Don’t be Foogled!

Facebook is now aggressively challenging Google’s growing success in social media—especially in relation to music, video and mobile services—aiming to maintain its innovator’s edge. In its massive makeover, however, it is also succeeding in offending Facebook loyalists who are less than thrilled with many of the changes. Worse, in some peoples’ eyes, Facebook is allowing itself to look more and more like the other guy.

Will Facebook me-too itself out of business? Not likely. Might the company stir up confusion in the social media marketplace that hurts its image and softens customer loyalty? Not out of the question.

You don’t have to be an airline or Internet company to copy the actions of major competitors. It happens all the time. With the best of intentions, you study your competition’s best practices to see how they ‘got there.’ You track new product launches. Then, you emulate some or all of these success markers, hoping to improve your lot.

Along the way, you forget that your company’s greatest strategic advantage lies in investing in the things that set it apart from others. In short, you allow yourself to be Foogled (Foo-gal verb; to Foogle: “to be seduced into adopting strategies and tactics that blur the lines between you and your competitors.”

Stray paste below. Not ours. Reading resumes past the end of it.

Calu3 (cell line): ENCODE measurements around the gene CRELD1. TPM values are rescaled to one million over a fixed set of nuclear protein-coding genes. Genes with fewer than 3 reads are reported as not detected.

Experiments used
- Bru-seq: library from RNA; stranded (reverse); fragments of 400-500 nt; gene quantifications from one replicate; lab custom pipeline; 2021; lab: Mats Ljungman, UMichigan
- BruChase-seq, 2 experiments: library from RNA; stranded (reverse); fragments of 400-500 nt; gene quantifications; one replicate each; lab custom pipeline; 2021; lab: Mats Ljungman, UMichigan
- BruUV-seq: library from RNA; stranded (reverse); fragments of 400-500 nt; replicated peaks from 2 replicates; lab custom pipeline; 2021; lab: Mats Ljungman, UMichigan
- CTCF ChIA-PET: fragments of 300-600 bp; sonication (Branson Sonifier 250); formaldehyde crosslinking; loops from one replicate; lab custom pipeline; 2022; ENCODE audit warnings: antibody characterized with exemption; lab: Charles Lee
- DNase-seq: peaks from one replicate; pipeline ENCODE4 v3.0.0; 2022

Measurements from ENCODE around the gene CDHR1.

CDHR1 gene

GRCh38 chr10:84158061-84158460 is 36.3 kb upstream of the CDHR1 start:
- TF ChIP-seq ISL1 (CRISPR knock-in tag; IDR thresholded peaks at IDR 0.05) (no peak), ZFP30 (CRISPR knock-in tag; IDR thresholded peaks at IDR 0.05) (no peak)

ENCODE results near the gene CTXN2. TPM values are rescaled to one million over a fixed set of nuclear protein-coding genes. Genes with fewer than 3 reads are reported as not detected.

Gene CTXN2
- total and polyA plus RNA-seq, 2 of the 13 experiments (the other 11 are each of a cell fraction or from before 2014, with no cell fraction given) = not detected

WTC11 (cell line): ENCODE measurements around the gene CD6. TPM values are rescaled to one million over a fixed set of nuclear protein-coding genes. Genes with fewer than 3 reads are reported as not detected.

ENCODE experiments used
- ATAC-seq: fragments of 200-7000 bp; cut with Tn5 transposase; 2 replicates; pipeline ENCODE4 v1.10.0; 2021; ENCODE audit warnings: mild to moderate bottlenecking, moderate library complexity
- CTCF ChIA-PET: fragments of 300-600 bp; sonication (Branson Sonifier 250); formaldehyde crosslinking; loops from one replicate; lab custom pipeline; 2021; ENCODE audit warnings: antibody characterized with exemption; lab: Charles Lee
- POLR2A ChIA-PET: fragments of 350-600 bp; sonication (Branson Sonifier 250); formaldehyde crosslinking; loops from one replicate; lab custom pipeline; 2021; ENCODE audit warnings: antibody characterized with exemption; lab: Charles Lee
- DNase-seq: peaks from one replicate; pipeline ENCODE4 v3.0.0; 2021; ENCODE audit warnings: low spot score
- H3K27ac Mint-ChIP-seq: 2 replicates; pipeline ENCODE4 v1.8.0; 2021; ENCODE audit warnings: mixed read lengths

Who wins? No one.

Not your customers, for whom you’ve made choices harder. Not your employees, who may no longer be sure why they signed up and who they’re working for. Not your investors, who will anticipate a price war, which may erode profit margins and confidence.

Be a hero. Send a memo to your team: Don’t be Foogled!

  • John Kador

    Excellent points. It takes confidence to stick to your differentiation. A business can also be foogled when it dilutes its pricing proposition, as Netflix seems to be doing. I’d like to hear you write more about Netflix.

    September 30, 2011 at 7:41 am
  • Mark Avery

    Mimicry is a big problem here, as studying/copying competitors’ moves does erode the significance of identity dynamics. southwest is a good example of someone who stuck to their identity and integrated the “no frills” into company culture and image. They were good at choosing their people also. When other companies tried to mimic parts of Southwest, but not the package, they experienced expensive failure. What are some other ways to protect against the problem of mimicry?

    October 1, 2011 at 6:48 am
  • Elsie Maio

    Larry, kudos on calling attention to a chronic problem and practical solution in such an entertaining way! F’oogled indeed! Elsie

    October 3, 2011 at 6:22 pm

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